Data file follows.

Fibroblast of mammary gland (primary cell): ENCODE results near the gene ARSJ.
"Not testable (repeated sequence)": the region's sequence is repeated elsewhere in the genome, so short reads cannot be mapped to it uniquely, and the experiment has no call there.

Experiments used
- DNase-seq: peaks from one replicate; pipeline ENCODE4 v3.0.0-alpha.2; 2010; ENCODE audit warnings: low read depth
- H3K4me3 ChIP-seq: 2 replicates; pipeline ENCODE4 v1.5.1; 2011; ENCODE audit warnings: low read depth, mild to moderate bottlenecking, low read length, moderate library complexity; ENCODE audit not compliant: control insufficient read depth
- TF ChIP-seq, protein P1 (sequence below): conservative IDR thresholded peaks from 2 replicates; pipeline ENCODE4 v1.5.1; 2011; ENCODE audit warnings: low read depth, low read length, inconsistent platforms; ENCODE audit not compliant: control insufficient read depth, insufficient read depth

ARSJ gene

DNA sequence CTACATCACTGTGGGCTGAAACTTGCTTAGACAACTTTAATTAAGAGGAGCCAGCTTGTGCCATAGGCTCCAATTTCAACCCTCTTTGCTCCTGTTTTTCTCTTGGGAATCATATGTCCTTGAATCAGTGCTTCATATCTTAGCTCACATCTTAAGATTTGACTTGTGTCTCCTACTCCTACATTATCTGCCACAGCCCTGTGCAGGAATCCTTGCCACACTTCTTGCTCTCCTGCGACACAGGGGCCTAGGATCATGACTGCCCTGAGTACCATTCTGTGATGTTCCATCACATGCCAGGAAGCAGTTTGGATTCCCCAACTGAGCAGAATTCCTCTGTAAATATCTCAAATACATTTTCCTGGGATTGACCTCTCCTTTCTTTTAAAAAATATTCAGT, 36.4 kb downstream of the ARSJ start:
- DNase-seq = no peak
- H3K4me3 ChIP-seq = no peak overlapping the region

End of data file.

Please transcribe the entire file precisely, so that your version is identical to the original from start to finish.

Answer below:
Fibroblast of mammary gland (primary cell): ENCODE results near the gene ARSJ.
"Not testable (repeated sequence)": the region's sequence is repeated elsewhere in the genome, so short reads cannot be mapped to it uniquely, and the experiment has no call there.

Experiments used
- DNase-seq: peaks from one replicate; pipeline ENCODE4 v3.0.0-alpha.2; 2010; ENCODE audit warnings: low read depth
- H3K4me3 ChIP-seq: 2 replicates; pipeline ENCODE4 v1.5.1; 2011; ENCODE audit warnings: low read depth, mild to moderate bottlenecking, low read length, moderate library complexity; ENCODE audit not compliant: control insufficient read depth
- TF ChIP-seq, protein P1 (sequence below): conservative IDR thresholded peaks from 2 replicates; pipeline ENCODE4 v1.5.1; 2011; ENCODE audit warnings: low read depth, low read length, inconsistent platforms; ENCODE audit not compliant: control insufficient read depth, insufficient read depth

ARSJ gene

DNA sequence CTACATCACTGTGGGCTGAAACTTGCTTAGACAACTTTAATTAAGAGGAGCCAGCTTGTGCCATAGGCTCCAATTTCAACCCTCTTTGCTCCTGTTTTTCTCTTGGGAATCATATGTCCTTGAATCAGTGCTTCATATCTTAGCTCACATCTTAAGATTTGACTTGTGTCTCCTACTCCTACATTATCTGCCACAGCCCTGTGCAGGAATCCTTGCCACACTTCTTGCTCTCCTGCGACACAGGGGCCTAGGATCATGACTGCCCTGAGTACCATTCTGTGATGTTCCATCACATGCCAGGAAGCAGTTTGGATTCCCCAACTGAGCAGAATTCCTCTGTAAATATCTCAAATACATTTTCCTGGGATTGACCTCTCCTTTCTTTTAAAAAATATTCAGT, 36.4 kb downstream of the ARSJ start:
- DNase-seq = no peak
- H3K4me3 ChIP-seq = no peak overlapping the region